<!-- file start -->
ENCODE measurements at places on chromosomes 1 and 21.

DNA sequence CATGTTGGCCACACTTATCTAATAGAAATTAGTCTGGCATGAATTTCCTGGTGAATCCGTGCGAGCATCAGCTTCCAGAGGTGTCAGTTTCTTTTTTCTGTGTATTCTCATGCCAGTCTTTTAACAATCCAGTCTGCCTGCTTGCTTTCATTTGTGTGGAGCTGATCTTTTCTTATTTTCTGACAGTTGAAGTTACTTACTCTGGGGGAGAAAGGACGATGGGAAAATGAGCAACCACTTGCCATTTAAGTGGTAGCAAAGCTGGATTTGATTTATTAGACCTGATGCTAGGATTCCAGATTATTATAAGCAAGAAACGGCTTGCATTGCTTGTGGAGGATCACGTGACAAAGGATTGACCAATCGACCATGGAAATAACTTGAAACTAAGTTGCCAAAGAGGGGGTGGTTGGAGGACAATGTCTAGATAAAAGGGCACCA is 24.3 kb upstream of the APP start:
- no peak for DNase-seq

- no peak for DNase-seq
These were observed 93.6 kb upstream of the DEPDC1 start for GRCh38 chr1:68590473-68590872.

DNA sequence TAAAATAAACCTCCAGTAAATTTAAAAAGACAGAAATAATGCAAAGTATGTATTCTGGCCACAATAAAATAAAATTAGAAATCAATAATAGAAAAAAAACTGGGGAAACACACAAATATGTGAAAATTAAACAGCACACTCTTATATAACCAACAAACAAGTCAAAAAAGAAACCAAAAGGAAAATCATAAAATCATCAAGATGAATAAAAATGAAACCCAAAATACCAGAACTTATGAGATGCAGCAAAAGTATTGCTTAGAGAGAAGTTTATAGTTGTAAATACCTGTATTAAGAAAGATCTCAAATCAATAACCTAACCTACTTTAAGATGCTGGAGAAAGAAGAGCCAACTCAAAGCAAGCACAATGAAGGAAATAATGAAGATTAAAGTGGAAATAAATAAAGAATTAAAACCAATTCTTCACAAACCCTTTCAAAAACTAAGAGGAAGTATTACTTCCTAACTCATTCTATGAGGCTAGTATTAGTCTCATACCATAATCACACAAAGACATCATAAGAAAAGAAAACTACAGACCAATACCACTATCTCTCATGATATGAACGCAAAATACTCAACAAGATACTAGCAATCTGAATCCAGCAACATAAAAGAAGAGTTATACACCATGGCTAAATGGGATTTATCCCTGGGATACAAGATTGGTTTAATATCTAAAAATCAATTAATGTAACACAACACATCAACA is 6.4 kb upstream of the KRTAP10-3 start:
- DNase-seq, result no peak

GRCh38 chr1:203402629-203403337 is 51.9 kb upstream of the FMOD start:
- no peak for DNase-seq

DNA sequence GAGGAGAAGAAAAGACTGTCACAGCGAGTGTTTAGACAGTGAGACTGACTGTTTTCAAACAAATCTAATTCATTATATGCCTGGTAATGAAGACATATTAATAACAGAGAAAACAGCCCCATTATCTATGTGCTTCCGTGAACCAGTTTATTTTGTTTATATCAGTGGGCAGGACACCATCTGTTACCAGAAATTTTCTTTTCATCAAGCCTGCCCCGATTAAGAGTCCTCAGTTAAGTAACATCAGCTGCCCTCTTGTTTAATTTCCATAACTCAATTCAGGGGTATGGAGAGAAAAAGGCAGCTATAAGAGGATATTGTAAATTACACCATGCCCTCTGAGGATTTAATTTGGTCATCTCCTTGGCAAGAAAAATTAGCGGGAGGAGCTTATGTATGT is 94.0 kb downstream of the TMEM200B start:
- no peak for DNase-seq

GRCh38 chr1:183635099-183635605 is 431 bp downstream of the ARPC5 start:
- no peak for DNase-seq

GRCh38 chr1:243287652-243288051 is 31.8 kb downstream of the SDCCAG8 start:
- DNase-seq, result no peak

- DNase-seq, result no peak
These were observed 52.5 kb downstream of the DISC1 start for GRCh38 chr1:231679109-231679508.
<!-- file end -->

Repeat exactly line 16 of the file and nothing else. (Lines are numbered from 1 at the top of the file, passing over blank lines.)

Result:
- DNase-seq, result no peak